Look at all those beautiful photos of yogis with arms and legs as straight as arrows. If you’re completely stable in your pose, it feels great to stretch with such fierceness. During movement, however, it’s best to keep your joints slightly bent to avoid hurting yourself.
For example, in many classes we’re offered the option of hopping back into plank before lowering into chaturanga, rather than stepping back on the mat. This is all gravy as long as the elbows are bent while hopping. Jumping back with straight arms can jar those joints and leave you wincing. Yeowch.
People often lock their joints because keeping a slight bend requires more muscle power. If you fall prey to this tendency, it’s better to go bendy! You’ll build more sustainable muscle strength while staying safe simultaneously.
7) Make props and modifications work for you.
For years every stubborn fiber of my being fought against props and modifications, as if employing them during practice was somehow akin to cheating or taking the easy way out. This attitude is nothing more than a silly trick of the ego. Props and modifications are there to make yoga fit our one-of-a-kind physical structure, which aids correct alignment and therefore safer stretching.
You wouldn’t buy an outfit that was small to the point of causing discomfort, would you? Unless you’re a fan of the baking-bread-in-your-clothes look, I’m guessing the answer is no.
Likewise, why would you limit your yoga comfort by shunning props and modifications when you could relish that extra freedom?
Take triangle pose, for instance. You may crave to drop the supporting hand all the way to the ground after you’ve shifted the torso forward, but this is not the best idea for those with tight hamstrings or short arms, as it can lead to overstretching and inhibit your ability to open the chest. To reap the full benefits of this beautiful posture, place that supporting hand on a block. From there you can safely extend your limbs and feel that prana flow!
8) Learn anatomy 101.
Learning about anatomy sounds pretty boring, right? Wrong, amigo! Actually, finding out what’s happening inside that incredible body of yours can raise your yoga game by infinity-billion notches.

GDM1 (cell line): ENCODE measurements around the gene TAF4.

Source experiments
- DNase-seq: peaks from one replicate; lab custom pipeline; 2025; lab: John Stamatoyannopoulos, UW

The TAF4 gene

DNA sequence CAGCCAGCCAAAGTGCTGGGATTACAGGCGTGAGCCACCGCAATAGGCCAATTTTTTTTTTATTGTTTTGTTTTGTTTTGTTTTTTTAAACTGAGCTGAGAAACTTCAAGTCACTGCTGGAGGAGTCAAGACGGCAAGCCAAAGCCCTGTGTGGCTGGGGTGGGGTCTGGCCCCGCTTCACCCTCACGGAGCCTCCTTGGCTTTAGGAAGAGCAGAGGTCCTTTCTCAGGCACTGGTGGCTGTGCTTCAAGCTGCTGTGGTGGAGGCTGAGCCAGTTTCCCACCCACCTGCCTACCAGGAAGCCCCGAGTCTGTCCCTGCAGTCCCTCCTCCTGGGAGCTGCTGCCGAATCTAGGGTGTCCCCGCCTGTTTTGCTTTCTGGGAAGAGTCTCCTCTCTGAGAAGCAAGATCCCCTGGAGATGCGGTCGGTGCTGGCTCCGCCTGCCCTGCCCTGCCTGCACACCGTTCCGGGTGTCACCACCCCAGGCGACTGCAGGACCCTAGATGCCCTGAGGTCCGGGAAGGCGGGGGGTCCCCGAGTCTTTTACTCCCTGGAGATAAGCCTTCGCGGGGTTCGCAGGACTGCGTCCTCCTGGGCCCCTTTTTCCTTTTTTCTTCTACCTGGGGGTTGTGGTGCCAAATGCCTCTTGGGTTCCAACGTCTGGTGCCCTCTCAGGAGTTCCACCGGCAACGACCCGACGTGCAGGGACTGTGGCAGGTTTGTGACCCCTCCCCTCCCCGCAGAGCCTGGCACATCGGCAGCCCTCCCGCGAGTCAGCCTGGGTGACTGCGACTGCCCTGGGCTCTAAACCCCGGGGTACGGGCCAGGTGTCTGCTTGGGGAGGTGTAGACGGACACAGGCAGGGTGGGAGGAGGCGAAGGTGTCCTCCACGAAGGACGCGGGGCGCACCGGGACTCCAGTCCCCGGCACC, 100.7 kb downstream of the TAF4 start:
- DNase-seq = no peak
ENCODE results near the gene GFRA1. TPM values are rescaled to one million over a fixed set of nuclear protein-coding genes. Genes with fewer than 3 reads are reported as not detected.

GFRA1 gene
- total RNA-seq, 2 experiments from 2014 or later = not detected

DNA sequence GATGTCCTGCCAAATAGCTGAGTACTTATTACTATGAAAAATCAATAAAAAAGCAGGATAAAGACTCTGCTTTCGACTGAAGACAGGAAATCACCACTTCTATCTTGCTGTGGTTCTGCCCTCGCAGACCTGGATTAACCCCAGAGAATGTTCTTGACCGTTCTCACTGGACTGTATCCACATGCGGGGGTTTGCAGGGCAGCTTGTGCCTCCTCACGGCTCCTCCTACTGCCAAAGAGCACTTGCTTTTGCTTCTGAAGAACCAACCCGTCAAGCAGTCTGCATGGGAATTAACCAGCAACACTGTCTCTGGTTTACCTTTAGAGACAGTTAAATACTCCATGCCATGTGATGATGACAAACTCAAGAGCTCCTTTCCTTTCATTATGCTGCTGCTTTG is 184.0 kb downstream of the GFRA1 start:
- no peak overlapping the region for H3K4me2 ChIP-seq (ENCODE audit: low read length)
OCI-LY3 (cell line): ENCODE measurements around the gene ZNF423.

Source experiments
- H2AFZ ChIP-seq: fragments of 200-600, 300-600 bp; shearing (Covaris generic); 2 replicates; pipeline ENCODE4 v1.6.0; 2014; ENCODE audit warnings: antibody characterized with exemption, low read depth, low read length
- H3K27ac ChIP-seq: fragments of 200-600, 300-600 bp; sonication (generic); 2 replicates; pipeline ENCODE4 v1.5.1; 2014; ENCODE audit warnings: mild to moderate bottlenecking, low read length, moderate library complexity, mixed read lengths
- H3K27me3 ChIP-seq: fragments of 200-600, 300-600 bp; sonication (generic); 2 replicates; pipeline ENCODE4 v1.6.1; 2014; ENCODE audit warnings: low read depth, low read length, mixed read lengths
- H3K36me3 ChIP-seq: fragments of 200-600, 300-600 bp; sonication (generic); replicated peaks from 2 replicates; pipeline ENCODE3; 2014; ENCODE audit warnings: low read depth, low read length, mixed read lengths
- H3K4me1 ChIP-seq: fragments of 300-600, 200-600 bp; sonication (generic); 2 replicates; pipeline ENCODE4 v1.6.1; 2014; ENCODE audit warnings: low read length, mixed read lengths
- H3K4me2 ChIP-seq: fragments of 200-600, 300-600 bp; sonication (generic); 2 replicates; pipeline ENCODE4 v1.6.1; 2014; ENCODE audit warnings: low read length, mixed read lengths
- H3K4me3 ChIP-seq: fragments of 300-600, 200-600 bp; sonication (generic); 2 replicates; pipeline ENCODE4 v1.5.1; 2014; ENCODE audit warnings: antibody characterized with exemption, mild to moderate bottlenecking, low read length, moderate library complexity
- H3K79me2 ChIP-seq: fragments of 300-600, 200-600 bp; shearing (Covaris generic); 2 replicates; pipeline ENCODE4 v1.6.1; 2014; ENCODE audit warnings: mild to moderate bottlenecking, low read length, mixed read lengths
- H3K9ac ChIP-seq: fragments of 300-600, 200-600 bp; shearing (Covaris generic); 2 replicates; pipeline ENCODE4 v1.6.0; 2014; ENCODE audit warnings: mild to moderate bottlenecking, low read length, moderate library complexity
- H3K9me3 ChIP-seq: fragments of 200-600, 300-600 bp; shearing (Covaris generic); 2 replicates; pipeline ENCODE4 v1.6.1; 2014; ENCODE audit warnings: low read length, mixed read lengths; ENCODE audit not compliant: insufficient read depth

I now view all the practice I did before the anatomy portion of yoga teacher training as a sort of unintentional ‘winging it.’ I simply did not understand how my bone structure, muscles, tendons, fascia, connective tissues, and other systems worked together. Now that I have that awareness, I can feel these interconnected elements electrified with stimulation during each pose.
Anatomy and safety go hand in hand in yoga. During handstands and headstands, for instance, engaging your core muscles is essential for supporting the back and lower body. Without a basic understanding of this dynamic, you could place focus (and therefore stress) solely on the upper body, leaving you in a wobbly and perilous condition. So, study up!
9) Stay mindful in each moment.
After we’ve done a pose or sequence countless times, it’s natural for the brain to shift into autopilot. Letting go in this way certainly is tempting. There’s nothing quite like freeing your mind in the buzz of a whirlwind practice. However, those times of distraction also make us more susceptible to mistakes that result in injury.
Heed The Power of Now and pay attention to what you’re doing during poses and transitions! Don’t let your mind drift off on a cloud by thinking about the past or future. This will provide you with stability and help you avoid careless and painful slip ups.
10) If you do experience an injury, put your practice ON HOLD until it has healed.
You’re at home with a strained back, craving to go back to class and give it a good stretch. In barges that middle school gym teacher inside your head. “WALK IT OFF, WIMP!” he screeches. “YOGA GLORY WAITS FOR NO ONE!!” But don’t believe his sneaky lies. Yoga is a faithful lady and she will always wait for you.
It’s very tempting after an injury to hop right back to class as soon as you’re physically able. You want to jump back on that horse and keep riding, and I feel you! But continuing to practice on an injury will only exacerbate the problem.
Stop everything and rest until you’re sure that you’ve fully healed. Don’t go to class. Don’t practice at home. Don’t get a massage. Don’t stretch or mess with the injured area. Most of the time, these actions will only cause more inflammation around the injured area and prolong the problem. So: LEAVE IT ALONE! Make the most of this opportunity to practice patience and acceptance by switching to chill mode, and don’t hesitate to see a doctor if you don’t start to feel an improvement within the next few days. Your body will thank you later!
So there you have it!
Those are my tips for keeping injuries from biting you in the asana. May your practice progress remain strong and stable!
Have any wisdom to share regarding yoga injuries? Spread your knowledge in the comments!
About our Author
Peggy Holsclaw is a freelance writer, editor, proofreader, voice actor, and certificate-wielding instructor of yoga and English as a Foreign Language (EFL). She strives to live a shamelessly awesome life and help others do the same. If you come to Osaka you’re likely to find Peggy at a café clickety-clacking away on her laptop, or on a dance floor somewhere cutting shapes in front of the stage. She thinks the world would be a better place if everyone meditated. Including you. So go forth, dive deep, and find your Zen.